Berman then said weâ€™d see what was â€śgoing to happen in the desert,â€ť although it turned out the next pick was the Cardinals, who, in Phoenix, are as near the desert as Brooklyn is to The Catskills. They took a guard from North Carolina named Jonathan Cooper. Gruden said, â€śHeâ€™s a finisher,â€ť which I assumed referred to the fact that it took him five years to finish at UNC.
But now it got really exciting, when St. Louis traded up to get the Buffalo pick, The Rams took Tavon Austin from West Virginia. Gruden said, he could â€śstretch the field vertically,â€ť which is nothing, really, less than super human (â€śAble to leap tall buildings in a single bound! Able to stretch a football field vertically!â€ť)
The Jets were next. Berman said they were in â€śa big rebuild: Thereâ€™s no other way to say it,â€ť although there were lots of other ways to say it, and more grammatically. â€śThey have to get a lot of better playersâ€ť would have been one. They took Dee Milliner, a DB from Alabama. Jon, very excited, said he was a â€śfootball-savvyâ€ť guy who was also a â€śtackler,â€ť all of which sounded really good if he were going to be paid to play football
Tennessee would choose next. I was excited because it meant that, after this pick, weâ€™d be more than halfway to the Giants, and it was only 9:23. The Titans took Chance Warmack, an Alabama guard. I guess he isnâ€™t fast, because Gruden said, â€śIf you donâ€™t like 40-yard dash times in guards then donâ€™t time your guards in the 40-yard dash,â€ť so I vowed to never again do so.
The Chargers were next. They took (â€świth the 11th pick in the 2013 NFL draft,â€ť Goodell said, as opposed to the 1962 AFL draft,) D.J. Fluker, the Alabama tackle. Kiper said that Flukerâ€™s performance against LSU â€śhad made him a lot of money.â€ť Oakland was next. Gruden said, â€śThey need players,â€ť which immediately explained why the Raiders hadnâ€™t been successful of late: They didnâ€™t have enough players. They took one. I think they should have been allowed to take two.
Then Sal Palantonio, analyzing the next pick, again the Jetsâ€™, used the word â€śadverseâ€ť when he should have used â€śaverseâ€ť so I stopped listening. Gruden said that the potential next pick, a quarterback, â€śhad lost his fundamentalsâ€ť after five games the season before, which couldnâ€™t be good, because wouldnâ€™t that mean he couldnâ€™t run, or pass, or maybe even stand up? They took a defensive tackle who Gruden said wasnâ€™t really a â€śtrue offensive tackle,â€ť which might open them up to fraud..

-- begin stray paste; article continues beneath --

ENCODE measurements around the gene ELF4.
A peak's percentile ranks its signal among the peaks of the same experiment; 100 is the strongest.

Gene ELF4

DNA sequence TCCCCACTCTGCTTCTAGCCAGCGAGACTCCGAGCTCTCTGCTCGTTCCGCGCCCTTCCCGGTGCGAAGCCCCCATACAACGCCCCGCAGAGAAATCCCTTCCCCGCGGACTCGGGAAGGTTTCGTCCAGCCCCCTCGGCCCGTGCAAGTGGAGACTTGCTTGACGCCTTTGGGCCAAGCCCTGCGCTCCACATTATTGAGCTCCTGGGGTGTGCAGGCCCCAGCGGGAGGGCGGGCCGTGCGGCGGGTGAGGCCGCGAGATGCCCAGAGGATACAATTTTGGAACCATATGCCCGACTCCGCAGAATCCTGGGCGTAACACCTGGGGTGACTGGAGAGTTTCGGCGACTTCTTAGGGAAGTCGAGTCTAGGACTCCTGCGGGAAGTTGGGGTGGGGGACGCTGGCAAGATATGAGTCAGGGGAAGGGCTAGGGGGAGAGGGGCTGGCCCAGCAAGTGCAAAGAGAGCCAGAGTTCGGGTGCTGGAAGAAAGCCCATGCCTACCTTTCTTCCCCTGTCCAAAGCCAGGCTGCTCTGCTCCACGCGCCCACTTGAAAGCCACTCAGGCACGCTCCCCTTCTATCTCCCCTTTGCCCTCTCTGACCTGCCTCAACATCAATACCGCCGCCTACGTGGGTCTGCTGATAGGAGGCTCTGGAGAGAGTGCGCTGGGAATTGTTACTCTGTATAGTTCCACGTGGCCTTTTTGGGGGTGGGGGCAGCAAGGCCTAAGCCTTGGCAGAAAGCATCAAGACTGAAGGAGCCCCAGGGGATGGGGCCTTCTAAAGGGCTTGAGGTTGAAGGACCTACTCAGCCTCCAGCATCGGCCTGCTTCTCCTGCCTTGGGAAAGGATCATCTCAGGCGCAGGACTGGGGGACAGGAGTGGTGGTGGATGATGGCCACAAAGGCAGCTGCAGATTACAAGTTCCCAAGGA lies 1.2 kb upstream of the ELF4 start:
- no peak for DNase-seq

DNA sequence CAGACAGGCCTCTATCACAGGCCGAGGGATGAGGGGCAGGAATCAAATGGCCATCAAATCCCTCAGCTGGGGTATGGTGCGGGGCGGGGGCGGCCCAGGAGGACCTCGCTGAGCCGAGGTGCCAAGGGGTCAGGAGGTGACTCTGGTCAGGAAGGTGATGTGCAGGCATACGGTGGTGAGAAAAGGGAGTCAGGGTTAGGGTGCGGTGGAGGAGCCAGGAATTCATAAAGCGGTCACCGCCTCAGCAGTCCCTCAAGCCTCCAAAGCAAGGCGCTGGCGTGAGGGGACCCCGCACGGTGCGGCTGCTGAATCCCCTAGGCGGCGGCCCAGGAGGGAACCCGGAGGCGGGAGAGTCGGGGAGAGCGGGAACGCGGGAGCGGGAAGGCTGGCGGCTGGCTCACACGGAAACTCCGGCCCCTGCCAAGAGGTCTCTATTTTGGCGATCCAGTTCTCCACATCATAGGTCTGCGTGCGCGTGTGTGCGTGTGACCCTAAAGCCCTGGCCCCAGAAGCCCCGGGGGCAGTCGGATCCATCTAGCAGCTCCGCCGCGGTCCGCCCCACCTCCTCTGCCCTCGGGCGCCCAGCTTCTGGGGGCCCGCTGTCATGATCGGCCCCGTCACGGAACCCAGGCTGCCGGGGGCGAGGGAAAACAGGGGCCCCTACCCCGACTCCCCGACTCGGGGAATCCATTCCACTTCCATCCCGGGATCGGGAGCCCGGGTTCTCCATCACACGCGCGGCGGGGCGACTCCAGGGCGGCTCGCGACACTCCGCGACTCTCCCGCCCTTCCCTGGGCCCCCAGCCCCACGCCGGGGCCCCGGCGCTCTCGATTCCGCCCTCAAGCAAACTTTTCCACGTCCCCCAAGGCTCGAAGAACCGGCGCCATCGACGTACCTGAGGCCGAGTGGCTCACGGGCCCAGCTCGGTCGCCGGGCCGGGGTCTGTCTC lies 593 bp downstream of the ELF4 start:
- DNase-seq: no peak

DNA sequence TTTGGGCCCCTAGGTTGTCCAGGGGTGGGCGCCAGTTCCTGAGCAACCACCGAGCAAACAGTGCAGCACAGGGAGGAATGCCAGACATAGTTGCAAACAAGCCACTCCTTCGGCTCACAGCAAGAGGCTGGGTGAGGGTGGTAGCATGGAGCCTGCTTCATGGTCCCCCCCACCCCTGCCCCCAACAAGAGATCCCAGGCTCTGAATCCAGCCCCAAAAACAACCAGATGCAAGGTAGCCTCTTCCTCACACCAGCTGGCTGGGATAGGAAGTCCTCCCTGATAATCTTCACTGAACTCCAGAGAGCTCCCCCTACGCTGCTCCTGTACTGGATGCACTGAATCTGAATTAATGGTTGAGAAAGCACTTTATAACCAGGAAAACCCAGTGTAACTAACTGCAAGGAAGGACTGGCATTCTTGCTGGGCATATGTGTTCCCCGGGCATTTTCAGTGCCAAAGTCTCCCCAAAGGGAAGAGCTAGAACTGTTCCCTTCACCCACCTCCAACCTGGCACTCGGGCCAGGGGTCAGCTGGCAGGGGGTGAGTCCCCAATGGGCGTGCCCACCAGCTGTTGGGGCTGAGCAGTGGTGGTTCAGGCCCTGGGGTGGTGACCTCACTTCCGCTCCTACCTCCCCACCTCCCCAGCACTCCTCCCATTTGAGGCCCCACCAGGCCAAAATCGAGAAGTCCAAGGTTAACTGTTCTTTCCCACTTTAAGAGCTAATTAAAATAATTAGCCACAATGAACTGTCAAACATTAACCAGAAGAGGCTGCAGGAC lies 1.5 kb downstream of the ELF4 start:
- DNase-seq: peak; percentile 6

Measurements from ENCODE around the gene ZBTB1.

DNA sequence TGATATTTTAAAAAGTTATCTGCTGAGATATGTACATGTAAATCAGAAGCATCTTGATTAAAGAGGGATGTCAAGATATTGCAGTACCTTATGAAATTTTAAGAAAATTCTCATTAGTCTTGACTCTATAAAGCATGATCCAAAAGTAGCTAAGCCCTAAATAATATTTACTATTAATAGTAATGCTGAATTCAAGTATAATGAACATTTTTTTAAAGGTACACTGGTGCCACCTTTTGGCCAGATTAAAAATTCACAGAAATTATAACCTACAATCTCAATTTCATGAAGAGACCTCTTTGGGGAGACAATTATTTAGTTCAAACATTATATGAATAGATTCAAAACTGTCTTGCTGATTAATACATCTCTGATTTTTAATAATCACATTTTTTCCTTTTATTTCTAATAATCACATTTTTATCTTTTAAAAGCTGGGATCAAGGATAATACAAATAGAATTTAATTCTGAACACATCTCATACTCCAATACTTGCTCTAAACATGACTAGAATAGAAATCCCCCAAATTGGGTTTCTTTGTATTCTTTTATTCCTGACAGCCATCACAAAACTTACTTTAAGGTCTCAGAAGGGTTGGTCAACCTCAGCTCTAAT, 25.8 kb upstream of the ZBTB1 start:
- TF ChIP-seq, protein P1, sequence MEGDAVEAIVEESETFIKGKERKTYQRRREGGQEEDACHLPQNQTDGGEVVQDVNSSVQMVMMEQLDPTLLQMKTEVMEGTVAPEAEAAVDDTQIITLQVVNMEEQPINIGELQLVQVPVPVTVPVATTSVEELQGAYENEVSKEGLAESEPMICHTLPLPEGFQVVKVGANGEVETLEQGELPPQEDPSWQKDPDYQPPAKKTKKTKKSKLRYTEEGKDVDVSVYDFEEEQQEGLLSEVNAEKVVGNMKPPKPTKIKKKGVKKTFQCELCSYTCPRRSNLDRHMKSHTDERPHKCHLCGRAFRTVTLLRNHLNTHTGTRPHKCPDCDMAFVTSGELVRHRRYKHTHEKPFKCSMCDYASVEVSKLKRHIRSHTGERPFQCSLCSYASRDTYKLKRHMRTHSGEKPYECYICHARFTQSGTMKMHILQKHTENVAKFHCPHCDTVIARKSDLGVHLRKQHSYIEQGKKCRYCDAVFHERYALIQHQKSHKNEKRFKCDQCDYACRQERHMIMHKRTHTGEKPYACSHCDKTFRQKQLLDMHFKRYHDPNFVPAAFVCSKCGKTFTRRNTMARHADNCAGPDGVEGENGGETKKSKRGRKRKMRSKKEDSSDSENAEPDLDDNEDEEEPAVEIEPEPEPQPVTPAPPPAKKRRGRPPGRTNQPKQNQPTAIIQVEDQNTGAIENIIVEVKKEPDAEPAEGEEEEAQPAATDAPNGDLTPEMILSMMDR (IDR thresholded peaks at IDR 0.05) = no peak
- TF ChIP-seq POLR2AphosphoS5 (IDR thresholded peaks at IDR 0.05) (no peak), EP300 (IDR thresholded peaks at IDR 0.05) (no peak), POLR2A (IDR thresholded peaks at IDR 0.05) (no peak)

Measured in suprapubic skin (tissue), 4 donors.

The Panthers took Star Lotulelei. A defensive tackle from Utah whom maybe is a Morman, The Saints took a safety who, Gruden said, had â€ś physical presence,â€ť which I had assumed was sort of a thing any football player needed. But what did I know? What good would a metaphysical presence be?
Buffalo came in now, the only New York state team in the NFL, and since they had traded Ryan Fitzpatrick, Jon Gruden said their new coach Dough Marone was probably â€śhaving his guts ripped out,â€ť and was â€śtorn in half,â€ť presumably because he didnâ€™t know who to pick, or a Zeus had descended as an eagle to punish him for something in a past life . He took E.J. Manuel, Florida Stateâ€™s quarterback. They took a lot of pictures of him holding a Billsâ€™ jersey with his name already stitched on it by a really agile seamstress. He was the first one to thank his mom, and so I am now his biggest fan.
The Steelers took someone about whom Kiper said that all he did behind the line of scrimmage was â€śwreak havoc.â€ť The Forty-Niners took Eric Reid, a defensive back from LSU. Mel said, â€śHe had a 40 Â˝ vertical,â€ť
Now it was only 10:15, and it was my time. I was Tangled Up In Blue. I put the cheese popcorn aside, poured another glass of semillion blend, and settled in.
Then ESPN cut to a commercial for Dairy Queenâ€™s â€ś5-buck lunchâ€ť. And another for Holiday Inn Express. Then State Farm. Then Best Buy. Then the Dairy Queen one again. Then one forâ€¦the NFL draft I was missing.
Then they were back in Radio City Music Hall. â€śWith the 19th pick in the 2013 NFL draft,â€ť said the blond man, â€śThe New York Giants take Justin Pugh, tackle, Syracuse.â€ťÂ â€śHeâ€™s an athlete,â€ť said Gruden. I didnâ€™t care about the rest of the picks, so I finished my wine and turned off the television, secure in the knowledge that even if our choice couldnâ€™t wreak vertical havoc, and hadnâ€™t made Jon Gruden happy, at least we hadnâ€™t drafted, say a librarian.